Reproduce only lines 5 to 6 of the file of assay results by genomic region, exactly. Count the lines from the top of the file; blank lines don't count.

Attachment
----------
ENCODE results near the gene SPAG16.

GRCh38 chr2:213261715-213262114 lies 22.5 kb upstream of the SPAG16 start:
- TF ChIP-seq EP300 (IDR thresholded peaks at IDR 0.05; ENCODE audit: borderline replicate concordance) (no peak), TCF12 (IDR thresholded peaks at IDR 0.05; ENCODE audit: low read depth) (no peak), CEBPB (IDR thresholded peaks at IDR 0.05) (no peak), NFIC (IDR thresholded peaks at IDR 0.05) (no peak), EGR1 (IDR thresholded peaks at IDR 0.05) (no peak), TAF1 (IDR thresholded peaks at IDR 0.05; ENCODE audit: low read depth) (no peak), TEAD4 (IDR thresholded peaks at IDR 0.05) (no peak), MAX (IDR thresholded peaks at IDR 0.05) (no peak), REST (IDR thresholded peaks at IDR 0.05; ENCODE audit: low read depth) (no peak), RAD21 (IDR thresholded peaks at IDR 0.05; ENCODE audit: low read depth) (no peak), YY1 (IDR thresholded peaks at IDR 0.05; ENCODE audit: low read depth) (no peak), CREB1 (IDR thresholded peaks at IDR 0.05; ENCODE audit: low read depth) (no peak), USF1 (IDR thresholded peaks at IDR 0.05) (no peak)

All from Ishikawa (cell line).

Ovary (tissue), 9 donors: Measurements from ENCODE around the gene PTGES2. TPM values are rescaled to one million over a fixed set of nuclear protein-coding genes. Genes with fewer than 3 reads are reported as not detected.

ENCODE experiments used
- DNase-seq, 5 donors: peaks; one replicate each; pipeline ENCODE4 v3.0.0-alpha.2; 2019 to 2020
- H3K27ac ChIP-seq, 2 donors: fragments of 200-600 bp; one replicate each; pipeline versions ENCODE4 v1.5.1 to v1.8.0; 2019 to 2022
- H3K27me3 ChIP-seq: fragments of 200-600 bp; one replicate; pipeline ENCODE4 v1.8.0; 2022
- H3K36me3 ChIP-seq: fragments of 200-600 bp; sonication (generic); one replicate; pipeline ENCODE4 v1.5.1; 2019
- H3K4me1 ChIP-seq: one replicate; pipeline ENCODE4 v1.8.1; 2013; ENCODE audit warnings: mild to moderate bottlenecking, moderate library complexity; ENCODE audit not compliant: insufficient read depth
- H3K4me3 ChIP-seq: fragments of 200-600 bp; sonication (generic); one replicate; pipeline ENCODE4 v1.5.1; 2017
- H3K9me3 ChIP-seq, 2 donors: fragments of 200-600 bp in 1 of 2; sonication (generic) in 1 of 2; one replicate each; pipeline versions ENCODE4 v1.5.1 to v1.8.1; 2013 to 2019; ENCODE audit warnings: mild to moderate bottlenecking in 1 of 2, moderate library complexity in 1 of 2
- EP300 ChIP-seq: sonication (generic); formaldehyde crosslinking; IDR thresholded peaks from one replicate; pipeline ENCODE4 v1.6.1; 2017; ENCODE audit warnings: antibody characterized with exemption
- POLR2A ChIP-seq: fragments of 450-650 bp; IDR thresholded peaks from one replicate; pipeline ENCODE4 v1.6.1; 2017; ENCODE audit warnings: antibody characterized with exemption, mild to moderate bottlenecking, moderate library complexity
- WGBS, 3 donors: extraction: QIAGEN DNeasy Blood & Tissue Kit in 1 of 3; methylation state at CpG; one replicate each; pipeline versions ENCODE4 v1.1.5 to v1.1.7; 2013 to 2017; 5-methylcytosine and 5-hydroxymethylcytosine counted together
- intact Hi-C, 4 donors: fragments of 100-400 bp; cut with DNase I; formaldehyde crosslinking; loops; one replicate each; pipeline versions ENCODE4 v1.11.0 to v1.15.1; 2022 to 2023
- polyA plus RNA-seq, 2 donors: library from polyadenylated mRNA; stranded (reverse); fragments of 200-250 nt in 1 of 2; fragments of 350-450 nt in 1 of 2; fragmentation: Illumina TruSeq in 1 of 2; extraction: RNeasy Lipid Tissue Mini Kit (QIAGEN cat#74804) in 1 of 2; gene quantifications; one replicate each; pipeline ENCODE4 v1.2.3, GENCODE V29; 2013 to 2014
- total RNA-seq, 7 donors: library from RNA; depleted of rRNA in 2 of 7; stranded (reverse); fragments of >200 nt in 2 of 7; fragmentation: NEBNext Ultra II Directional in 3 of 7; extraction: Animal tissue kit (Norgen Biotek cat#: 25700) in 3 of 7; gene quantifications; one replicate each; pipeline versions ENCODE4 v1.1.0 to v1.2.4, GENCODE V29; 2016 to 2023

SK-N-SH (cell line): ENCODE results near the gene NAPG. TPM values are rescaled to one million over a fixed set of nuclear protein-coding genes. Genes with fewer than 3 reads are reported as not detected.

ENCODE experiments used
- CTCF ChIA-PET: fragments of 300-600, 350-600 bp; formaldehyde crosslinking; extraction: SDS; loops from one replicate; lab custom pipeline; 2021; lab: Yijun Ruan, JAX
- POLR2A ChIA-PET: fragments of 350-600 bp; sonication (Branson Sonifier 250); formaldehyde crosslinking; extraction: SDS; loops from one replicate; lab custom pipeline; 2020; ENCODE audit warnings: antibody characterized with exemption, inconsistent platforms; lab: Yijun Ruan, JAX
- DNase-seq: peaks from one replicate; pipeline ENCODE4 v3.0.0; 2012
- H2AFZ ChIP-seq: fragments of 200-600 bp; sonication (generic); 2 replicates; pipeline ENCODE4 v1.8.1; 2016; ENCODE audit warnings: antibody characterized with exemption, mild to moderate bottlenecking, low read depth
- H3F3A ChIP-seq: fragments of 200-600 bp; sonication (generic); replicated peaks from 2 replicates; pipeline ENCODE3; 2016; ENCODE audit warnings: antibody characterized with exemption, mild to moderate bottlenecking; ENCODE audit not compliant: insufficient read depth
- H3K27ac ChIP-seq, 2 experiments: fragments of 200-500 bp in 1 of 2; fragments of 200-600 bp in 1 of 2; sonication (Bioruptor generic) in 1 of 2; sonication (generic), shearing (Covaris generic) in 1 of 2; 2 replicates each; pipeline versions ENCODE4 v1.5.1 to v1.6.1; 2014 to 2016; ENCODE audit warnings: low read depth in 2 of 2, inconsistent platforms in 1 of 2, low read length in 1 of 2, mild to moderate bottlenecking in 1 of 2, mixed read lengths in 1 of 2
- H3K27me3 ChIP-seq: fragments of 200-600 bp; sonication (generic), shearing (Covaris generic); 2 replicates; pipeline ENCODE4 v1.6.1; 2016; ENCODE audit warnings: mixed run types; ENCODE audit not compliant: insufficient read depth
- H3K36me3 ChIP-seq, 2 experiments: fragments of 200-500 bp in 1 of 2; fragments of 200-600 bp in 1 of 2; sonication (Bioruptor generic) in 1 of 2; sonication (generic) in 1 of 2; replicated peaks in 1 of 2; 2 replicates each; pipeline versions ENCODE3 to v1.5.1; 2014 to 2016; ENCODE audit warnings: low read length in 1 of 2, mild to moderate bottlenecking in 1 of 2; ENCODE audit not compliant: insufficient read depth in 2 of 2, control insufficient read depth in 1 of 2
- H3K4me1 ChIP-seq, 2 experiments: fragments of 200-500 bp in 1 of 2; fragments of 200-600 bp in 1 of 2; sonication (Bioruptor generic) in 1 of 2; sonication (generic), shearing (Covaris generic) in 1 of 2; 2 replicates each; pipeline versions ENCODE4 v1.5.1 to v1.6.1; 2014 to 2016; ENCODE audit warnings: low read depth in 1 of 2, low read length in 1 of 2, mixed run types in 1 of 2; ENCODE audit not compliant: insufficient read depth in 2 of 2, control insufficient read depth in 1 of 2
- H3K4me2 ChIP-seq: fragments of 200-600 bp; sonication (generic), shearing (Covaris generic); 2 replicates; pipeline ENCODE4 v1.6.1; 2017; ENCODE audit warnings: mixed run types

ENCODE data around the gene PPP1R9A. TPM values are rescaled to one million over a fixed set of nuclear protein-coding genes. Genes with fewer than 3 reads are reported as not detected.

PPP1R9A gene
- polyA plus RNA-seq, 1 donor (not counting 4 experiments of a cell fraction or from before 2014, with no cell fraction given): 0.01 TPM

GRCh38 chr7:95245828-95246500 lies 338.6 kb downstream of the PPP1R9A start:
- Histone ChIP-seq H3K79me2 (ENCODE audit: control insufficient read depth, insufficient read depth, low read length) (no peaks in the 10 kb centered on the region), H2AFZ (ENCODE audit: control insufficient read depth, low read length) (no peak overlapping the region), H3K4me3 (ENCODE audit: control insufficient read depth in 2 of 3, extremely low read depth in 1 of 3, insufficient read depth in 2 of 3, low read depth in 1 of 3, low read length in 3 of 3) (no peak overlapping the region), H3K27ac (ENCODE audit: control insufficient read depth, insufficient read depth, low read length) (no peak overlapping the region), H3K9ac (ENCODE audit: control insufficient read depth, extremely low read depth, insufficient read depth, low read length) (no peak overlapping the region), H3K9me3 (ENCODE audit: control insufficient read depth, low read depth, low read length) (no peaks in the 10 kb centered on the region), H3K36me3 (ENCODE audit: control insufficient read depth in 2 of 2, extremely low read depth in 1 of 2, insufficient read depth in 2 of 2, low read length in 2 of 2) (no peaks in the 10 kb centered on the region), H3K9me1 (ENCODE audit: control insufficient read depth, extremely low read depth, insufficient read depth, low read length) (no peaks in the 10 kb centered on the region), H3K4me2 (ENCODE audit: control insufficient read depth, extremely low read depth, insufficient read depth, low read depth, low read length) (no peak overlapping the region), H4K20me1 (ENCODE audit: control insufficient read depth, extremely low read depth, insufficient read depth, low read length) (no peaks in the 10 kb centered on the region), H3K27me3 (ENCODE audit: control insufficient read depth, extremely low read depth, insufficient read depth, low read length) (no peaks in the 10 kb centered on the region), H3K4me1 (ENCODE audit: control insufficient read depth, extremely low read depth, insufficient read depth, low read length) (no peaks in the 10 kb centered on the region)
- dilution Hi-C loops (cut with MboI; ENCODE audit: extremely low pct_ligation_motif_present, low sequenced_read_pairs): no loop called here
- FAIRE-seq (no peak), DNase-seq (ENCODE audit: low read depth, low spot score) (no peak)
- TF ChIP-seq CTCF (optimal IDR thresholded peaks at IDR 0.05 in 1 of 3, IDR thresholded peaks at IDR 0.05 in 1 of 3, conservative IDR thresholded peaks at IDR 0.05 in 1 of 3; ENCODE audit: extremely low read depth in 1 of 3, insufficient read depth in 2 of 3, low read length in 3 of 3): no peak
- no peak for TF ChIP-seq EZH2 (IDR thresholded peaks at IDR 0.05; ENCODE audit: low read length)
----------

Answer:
Ovary (tissue), 9 donors: Measurements from ENCODE around the gene PTGES2. TPM values are rescaled to one million over a fixed set of nuclear protein-coding genes. Genes with fewer than 3 reads are reported as not detected.

ENCODE experiments used